Will Your Car Insurance Still Apply to an Out-of-State Accident?

Car accident

This is a guest post, courtesy of Marc Yonker, a Managing Partner at Winters &Yonker, P.A.

If you are traveling out of state in your car, you might be wondering how your car insurance coverage works. Does the coverage you purchased in your home state work in other states? Do you need to purchase a new type of temporary insurance? What happens if you are in an accident while driving out of state? The good news is that car insurance in America generally operates uniformly in these circumstances. Here’s a quick guide to help you understand how car insurance works while driving out of state.

Does My Car Insurance Coverage Work Out-of-State?

First, to answer the most basic question: in general, as long as you have a valid car insurance policy in your home state, you will have coverage while traveling in any other state in America—including Puerto Rico. In fact, many car insurance policies will also extend your coverage if you drive into Canada as well, though you should double check with your agent to make sure of that ahead of time. Also, get AAA discounts to help with unpredictable costs when traveling such as lodging, roadside assistance and much more.

However, there are some exceptions to when your car insurance coverage does not work out of state:

  • If you travel to any other country aside from the U.S. or Canada
  • If you are temporarily moving out of state such as attending an out of state university
  • If you are moving permanently you will need to change your policy to the new state within a set amount of time

So if you are going on a road trip or visiting family in another state for a short while, your current home state coverage will be fine. However, if you are traveling to a different country you will need to get a temporary policy for that time period through your insurance company or through a car rental agency. If you are moving permanently or temporarily for a long enough period of time, you will need to get a new policy that meets the minimum insurance requirements of the new state.

How Does My Insurance Work When I’m Out-of-State?

While you are traveling out of state in your car and are in an accident, you should still follow the exact same procedures to help ease the claims process down the line:

  1. Notify the police
  2. Take photos of the damages for documentation
  3. Get the insurance information from the other driver(s) involved
  4. Call your insurance agent

You will still face financial and legal responsibilities even with your out of state coverage. More specifically, your responsibilities will be held to the insurance standards of the state in which you had the accident and NOT your home state. For example, if your state has no-fault accident insurance but your accident happens in an at-fault state, then the laws of that state’s at-fault insurance apply. Additionally, it is essential to file a police report. This report has many different names depending on the state where the accident happens. For example, in Florida, it is called the FLHSMV crash report.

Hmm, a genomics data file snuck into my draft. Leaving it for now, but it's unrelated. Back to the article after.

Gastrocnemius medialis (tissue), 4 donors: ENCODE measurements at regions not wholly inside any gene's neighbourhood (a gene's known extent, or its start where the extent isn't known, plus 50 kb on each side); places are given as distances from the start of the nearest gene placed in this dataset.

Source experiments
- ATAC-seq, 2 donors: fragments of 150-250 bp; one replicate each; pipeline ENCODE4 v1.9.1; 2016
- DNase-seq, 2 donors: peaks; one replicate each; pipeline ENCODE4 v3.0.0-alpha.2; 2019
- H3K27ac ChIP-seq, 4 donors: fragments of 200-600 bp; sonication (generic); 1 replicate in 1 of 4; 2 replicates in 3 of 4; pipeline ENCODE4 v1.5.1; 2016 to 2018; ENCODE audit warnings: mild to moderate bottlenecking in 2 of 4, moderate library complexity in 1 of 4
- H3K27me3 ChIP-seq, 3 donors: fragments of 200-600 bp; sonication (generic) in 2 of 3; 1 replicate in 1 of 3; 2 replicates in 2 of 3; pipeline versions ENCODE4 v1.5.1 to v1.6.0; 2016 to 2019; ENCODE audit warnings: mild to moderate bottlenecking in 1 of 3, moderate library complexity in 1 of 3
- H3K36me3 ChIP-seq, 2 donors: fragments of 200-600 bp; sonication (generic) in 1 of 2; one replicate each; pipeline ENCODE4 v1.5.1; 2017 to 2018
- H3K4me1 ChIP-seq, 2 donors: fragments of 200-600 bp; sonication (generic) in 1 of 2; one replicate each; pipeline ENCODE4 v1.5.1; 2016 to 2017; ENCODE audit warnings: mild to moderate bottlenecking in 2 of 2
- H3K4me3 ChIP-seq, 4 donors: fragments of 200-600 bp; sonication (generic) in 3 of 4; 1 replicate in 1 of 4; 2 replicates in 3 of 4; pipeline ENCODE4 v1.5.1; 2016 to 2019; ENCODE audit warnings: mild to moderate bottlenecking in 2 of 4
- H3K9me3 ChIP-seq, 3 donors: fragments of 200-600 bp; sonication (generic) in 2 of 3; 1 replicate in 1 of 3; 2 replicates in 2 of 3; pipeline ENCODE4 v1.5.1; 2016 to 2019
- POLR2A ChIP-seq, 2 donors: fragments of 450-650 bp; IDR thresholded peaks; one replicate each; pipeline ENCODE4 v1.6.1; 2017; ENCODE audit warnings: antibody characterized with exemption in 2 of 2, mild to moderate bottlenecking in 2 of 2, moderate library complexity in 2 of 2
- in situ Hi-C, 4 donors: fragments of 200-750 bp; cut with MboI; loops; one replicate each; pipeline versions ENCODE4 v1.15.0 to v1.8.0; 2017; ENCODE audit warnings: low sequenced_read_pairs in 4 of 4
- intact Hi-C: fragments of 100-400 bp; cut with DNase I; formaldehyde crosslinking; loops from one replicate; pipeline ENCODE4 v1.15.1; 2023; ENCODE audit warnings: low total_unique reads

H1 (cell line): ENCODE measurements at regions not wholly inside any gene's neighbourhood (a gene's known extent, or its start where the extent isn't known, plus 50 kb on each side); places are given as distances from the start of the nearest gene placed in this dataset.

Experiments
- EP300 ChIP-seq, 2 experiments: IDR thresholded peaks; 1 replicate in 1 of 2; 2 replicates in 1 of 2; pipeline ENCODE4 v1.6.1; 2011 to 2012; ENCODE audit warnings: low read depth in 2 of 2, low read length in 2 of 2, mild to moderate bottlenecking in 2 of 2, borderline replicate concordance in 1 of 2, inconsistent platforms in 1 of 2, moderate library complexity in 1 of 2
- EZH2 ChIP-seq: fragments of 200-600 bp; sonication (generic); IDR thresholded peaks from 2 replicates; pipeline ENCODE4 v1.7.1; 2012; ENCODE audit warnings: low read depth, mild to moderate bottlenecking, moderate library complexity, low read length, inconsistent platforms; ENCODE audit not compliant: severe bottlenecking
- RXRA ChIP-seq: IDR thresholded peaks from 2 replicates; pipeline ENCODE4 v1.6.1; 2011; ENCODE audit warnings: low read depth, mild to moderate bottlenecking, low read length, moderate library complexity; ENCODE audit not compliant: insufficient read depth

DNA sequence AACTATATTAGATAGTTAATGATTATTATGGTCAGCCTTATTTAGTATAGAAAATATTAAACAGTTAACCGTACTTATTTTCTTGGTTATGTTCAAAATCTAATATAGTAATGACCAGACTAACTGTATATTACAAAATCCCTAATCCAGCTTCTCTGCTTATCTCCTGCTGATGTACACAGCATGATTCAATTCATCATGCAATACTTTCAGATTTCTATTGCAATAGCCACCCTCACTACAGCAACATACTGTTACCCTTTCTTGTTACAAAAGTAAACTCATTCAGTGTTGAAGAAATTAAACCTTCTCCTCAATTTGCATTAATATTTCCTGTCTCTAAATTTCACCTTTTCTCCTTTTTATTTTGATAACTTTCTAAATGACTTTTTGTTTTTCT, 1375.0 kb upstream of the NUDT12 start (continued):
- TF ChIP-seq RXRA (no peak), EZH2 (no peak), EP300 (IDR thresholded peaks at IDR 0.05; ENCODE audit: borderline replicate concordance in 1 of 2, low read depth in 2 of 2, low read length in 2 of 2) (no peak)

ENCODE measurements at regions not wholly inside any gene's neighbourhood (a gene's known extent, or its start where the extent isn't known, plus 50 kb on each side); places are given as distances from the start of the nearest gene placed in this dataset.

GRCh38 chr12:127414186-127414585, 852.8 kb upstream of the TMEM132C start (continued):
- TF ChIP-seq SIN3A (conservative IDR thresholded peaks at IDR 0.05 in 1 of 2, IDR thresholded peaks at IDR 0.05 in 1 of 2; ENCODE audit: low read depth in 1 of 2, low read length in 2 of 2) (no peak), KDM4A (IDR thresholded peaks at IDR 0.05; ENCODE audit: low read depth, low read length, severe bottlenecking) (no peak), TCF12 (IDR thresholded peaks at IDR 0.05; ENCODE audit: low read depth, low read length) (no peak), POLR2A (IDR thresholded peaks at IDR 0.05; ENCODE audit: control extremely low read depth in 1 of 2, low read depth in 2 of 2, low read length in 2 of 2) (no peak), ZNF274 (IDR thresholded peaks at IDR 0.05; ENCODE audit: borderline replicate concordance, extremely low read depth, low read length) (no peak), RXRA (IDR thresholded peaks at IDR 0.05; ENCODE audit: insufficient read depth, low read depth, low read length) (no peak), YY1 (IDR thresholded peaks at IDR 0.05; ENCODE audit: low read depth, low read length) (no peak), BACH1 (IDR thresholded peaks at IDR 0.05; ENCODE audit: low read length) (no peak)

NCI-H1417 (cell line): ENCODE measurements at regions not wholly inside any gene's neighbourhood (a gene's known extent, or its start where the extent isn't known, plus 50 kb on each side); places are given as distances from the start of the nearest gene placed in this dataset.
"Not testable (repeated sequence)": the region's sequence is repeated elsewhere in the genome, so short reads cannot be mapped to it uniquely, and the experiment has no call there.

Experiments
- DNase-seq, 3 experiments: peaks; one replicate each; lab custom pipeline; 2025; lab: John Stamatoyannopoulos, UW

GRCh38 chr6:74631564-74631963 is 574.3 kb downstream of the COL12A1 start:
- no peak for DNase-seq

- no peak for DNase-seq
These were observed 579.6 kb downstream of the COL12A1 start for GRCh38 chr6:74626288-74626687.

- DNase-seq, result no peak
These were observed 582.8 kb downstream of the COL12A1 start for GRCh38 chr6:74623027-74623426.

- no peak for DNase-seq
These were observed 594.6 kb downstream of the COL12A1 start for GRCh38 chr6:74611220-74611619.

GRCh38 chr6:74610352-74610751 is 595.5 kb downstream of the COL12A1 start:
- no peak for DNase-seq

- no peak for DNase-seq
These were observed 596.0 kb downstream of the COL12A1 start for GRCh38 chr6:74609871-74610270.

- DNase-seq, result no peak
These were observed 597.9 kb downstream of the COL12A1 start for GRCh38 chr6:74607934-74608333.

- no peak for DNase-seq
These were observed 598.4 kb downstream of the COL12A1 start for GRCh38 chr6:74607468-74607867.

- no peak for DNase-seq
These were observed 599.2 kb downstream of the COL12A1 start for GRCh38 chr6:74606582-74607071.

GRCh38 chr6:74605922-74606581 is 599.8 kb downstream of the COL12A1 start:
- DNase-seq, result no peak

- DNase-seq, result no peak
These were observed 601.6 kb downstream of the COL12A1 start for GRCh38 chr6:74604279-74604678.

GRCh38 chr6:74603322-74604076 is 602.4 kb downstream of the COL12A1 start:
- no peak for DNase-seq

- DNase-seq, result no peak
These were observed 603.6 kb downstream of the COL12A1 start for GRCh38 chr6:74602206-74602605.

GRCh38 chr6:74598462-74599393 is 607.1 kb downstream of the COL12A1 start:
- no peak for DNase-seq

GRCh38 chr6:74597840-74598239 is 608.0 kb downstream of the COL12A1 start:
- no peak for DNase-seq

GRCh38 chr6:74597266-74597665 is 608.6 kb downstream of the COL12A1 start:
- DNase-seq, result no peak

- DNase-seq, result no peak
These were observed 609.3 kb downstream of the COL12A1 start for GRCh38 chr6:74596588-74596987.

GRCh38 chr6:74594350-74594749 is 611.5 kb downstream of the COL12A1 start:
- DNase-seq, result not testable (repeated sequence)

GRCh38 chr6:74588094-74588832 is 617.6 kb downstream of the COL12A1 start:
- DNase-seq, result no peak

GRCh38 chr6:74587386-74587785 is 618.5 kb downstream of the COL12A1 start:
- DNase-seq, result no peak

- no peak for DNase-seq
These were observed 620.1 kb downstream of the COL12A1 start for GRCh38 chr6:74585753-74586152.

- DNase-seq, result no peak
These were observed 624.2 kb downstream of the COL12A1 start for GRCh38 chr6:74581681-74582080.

How Does Out of State Insurance Limit Adjusting Work?

If you are in an accident in another state that has different minimum coverage requirements, you will be happy to know that nearly all car insurance companies in America offer something called a Broadening Clause. This means that in cases where you have an accident in a state with higher minimum limits or additional mandatory coverage that your state does not have, your insurance policy will be adjusted by your insurance company.

For example, let’s say the state where you live and have your car insurance coverage has a minimum property damage liability coverage of $10,000, but you are driving out of state that has $25,000 as its minimum coverage. If you are in an accident in the state with the higher minimum coverage, your insurance policy’s Broadening Clause will change your coverage to match the higher minimum at no additional cost to you. However, if the scenario is reversed and you are in an accident in a state with a lower minimum, your policy does NOT adjust to only make the minimum payment but pays out according to your policy’s minimum.

In addition, if you are in an accident in a state that mandates certain types of coverage—like Personal Injury Protection (PIP) coverage—your insurance policy will most likely give you that coverage temporarily while you are traveling in that other state. This gives great peace of mind to American drivers as they travel out of state for vacations, road trips, or to visit friends and family. If you want to be crystal clear on how your car insurance coverage does and does not work while out of state, it is always a good idea to call your insurance agent ahead of time.

About the Author:

Author marc

Marc Yonker is a personal injury attorney in Tampa, Florida. He has a great passion for serving the public and providing justice for those in need through his position at the Winters and Yonker law firm. He believes that teamwork is a key element for great success. This is one of the beliefs that helped form the law firm, with his partner Bill Winters. When someone is wrongfully injured they deserve just compensation for the hardships they have been put through. Winters and Yonker helps clients in their fight for justice. They strictly handle personal injury cases which mostly comprises of auto accidents and slip and fall accidents, among many other types of vehicle related accidents, death cases and even electrocutions.